“This convention has been a dream of domestic workers” says Hessen El Sayah from Caritas Lebanon. Her excitement is shared by many representatives of labour organisations, domestic workers and migrant organisations heren in Geneva at the International Labour Conference (ILC). Late Tuesday night the convention that took decades in preparation has been adopted by the committee on domestic workers, inspring some delegates to celebrate in song and dance. It will set some minimum standards and, maybe most important, facilitates the recognition that domestic work is indeed work. But even when the added non-binding recommendations are agreed upon tonight or tomorrow and the whole instrument will be ratified by the plenary of the ILC next week, the next challenge awaits:
The ratification of the convention at the national level. I t needs a mere 2 ratifications from member states for the convention to become a treaty in international law (the employers wanted to raise this number to 18 but this will not apply to this convention anymore) but advocates hope that for example receiving countries of migrant domestic workers will ratify the convention as well.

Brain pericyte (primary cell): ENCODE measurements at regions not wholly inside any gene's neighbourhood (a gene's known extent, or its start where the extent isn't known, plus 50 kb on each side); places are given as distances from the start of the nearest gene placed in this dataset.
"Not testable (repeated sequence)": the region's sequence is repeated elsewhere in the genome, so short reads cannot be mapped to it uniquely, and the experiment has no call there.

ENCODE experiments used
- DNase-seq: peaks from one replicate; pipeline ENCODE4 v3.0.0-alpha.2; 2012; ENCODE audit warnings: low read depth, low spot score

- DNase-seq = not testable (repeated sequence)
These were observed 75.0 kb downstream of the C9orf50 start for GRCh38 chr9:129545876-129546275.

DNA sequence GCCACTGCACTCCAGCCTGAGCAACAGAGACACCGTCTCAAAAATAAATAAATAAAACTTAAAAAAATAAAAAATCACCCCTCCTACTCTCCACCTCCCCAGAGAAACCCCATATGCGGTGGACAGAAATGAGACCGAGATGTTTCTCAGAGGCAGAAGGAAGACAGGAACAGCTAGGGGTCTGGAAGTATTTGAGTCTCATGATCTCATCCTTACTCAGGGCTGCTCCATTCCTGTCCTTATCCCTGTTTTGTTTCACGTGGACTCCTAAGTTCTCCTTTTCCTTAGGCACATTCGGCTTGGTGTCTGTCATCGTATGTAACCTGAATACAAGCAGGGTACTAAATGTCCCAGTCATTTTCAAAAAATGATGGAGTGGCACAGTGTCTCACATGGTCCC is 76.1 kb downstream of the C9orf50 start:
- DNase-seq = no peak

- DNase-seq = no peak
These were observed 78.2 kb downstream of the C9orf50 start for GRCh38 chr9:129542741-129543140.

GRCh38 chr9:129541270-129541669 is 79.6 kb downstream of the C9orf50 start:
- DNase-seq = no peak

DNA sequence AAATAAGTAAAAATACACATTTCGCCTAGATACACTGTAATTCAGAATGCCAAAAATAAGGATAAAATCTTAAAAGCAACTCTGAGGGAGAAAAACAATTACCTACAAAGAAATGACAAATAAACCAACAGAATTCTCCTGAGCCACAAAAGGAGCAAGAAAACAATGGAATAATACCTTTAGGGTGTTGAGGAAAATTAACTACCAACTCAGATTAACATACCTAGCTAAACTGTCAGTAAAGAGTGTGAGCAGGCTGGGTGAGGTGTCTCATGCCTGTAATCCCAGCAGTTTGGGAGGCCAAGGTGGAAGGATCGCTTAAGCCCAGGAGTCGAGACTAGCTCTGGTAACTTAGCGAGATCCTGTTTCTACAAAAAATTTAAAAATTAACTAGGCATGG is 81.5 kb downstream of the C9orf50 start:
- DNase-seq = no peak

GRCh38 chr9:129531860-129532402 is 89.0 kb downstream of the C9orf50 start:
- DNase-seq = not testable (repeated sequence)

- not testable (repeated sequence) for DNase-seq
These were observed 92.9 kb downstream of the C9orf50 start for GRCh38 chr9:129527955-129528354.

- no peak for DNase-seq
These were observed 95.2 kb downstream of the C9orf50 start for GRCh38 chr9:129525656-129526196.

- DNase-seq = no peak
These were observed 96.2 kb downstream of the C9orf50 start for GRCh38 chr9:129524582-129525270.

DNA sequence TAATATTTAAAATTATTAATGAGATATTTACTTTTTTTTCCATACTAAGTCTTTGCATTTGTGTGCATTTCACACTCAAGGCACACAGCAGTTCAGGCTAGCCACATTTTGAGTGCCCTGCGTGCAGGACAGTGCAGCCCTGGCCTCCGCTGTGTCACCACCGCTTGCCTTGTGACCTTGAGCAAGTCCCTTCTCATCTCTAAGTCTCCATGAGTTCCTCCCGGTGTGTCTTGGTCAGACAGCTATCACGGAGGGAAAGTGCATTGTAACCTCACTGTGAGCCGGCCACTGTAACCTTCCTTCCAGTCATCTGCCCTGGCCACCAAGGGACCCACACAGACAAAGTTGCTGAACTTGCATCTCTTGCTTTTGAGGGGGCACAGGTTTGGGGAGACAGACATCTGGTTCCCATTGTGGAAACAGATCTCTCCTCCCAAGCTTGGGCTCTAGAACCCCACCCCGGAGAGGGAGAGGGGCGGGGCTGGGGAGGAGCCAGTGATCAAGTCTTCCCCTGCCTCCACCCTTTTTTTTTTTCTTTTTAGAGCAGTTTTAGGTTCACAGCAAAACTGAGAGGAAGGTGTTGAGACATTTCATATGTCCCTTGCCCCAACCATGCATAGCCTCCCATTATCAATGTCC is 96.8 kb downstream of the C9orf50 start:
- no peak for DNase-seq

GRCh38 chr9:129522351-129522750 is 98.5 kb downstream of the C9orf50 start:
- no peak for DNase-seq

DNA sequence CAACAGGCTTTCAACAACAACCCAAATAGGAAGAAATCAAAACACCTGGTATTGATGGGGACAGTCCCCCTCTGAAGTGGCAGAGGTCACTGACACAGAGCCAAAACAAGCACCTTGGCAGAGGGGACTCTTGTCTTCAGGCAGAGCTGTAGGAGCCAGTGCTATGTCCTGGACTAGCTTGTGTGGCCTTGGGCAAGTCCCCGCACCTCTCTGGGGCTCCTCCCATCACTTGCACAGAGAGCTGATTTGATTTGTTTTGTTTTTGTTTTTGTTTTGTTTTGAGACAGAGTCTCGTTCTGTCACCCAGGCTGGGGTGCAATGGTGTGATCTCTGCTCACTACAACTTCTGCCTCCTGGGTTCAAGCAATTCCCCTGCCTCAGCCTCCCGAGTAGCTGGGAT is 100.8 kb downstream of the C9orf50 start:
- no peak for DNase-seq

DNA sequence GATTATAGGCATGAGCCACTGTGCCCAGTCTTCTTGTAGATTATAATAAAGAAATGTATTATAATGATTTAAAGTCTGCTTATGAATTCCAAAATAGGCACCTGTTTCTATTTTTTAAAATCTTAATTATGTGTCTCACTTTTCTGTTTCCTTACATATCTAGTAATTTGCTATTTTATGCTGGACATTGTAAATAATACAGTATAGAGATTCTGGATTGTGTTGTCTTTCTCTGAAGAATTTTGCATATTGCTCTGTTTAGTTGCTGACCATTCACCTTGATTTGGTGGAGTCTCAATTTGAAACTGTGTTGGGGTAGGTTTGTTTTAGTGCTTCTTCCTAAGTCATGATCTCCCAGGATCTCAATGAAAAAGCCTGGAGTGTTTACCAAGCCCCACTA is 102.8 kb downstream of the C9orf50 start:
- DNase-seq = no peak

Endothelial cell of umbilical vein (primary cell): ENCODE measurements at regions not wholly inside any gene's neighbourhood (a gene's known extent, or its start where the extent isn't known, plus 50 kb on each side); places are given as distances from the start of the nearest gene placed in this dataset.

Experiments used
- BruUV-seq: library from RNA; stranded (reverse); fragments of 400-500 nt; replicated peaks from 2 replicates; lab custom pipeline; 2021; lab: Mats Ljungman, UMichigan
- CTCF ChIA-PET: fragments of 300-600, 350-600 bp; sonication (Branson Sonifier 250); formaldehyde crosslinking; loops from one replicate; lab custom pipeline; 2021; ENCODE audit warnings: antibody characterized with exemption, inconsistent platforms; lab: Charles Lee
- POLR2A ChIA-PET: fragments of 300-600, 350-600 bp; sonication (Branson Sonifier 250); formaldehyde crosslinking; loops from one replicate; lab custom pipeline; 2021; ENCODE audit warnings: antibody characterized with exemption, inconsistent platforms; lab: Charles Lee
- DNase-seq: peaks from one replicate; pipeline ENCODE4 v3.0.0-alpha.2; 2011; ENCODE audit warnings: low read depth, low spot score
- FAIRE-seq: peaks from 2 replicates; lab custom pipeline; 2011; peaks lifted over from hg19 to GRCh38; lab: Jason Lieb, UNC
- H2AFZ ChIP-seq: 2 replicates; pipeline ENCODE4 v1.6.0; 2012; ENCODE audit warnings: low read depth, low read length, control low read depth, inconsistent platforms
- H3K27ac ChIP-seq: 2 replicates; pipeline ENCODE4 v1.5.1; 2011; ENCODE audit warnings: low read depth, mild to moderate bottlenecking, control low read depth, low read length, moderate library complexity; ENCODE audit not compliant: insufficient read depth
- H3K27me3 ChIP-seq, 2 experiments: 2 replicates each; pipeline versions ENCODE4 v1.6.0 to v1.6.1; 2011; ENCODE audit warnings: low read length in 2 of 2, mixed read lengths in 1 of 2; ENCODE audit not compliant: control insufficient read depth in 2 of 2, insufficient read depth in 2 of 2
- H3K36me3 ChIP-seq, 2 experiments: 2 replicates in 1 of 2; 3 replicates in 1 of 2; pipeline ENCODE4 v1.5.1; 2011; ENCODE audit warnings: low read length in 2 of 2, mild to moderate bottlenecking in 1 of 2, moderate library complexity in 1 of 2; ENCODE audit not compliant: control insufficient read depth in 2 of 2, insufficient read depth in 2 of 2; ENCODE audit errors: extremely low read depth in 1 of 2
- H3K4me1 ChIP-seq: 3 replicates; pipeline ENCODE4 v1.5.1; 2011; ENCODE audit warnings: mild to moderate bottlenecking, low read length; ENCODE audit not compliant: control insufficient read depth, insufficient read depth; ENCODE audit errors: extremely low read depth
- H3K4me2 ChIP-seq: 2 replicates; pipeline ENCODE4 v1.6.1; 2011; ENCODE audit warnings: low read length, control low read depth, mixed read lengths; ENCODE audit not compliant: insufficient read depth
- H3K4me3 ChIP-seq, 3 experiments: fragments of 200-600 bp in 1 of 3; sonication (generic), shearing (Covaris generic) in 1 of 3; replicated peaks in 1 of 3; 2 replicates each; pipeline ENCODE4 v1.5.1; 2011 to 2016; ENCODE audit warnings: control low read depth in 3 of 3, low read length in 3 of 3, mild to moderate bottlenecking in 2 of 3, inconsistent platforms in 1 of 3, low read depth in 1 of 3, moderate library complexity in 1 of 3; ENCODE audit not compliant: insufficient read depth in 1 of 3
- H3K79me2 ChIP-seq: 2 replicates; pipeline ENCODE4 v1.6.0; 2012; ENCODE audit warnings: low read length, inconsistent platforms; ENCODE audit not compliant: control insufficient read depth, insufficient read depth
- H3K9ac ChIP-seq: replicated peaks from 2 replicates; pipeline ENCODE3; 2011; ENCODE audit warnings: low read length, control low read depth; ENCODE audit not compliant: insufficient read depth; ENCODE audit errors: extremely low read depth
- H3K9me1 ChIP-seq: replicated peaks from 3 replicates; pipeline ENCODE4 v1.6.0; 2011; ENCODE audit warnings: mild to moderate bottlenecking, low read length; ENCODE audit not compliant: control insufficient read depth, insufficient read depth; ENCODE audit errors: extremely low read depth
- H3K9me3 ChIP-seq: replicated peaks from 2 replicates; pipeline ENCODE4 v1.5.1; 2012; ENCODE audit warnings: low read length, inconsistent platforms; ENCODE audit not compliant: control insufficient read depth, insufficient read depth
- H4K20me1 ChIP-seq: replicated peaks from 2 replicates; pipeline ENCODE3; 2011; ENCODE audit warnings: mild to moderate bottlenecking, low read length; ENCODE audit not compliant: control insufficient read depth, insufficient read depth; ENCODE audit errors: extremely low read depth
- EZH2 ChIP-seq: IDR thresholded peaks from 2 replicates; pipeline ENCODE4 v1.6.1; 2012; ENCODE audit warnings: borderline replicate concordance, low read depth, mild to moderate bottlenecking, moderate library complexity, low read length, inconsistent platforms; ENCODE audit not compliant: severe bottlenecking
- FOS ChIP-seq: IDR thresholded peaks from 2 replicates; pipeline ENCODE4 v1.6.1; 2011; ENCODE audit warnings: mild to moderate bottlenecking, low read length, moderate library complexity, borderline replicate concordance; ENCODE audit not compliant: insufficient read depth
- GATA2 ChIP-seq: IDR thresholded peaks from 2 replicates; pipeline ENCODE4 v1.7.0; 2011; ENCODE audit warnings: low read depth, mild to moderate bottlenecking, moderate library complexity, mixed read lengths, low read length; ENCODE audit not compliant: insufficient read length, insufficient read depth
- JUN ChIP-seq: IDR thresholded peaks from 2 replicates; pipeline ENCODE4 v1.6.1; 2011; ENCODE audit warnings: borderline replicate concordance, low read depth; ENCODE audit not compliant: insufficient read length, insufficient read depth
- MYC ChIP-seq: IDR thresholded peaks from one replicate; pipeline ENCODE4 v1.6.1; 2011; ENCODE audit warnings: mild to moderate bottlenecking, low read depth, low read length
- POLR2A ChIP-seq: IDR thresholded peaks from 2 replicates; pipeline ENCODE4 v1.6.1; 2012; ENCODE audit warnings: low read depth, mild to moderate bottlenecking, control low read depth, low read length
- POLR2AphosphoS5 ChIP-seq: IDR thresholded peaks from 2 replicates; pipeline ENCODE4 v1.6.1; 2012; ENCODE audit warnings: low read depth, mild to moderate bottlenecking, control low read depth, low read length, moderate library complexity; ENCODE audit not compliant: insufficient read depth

Overall, the atmosphere seems less tense at this years deliberations – compared with 2010, when the employers group blatantly tried to slow down the process. Also countries like India which were opposed to a binding convention last year have come around – according to Sister Lissy Joseph from the National Domestic Workers Movement this has been due to a major lobby campaign by domestic workers on the national and state level.
Observers were more critical of the role of the EU, which they accused of trying to water down the instrument.
Hessen El Sayah, Ellene Sana and Sister Lissy Joseph at the press conference
At a press conference today, Ellene Sana from the Center for Migrant Advocacy (CMA) elaborated on the benefit of such a convention for her advocacy work: “When fighting for migrant domestic workers we need the value of international laws, because the receiving countries have different laws. Their main frame is the nation-state, “we have to protect our citizens, not migrants. ” But for the convention to have more teeth, it would have to be translated in national laws.
For background on the convention and the deliberations check out, among others, these sites:
And here is a short comment I wrote on last year’s ILC: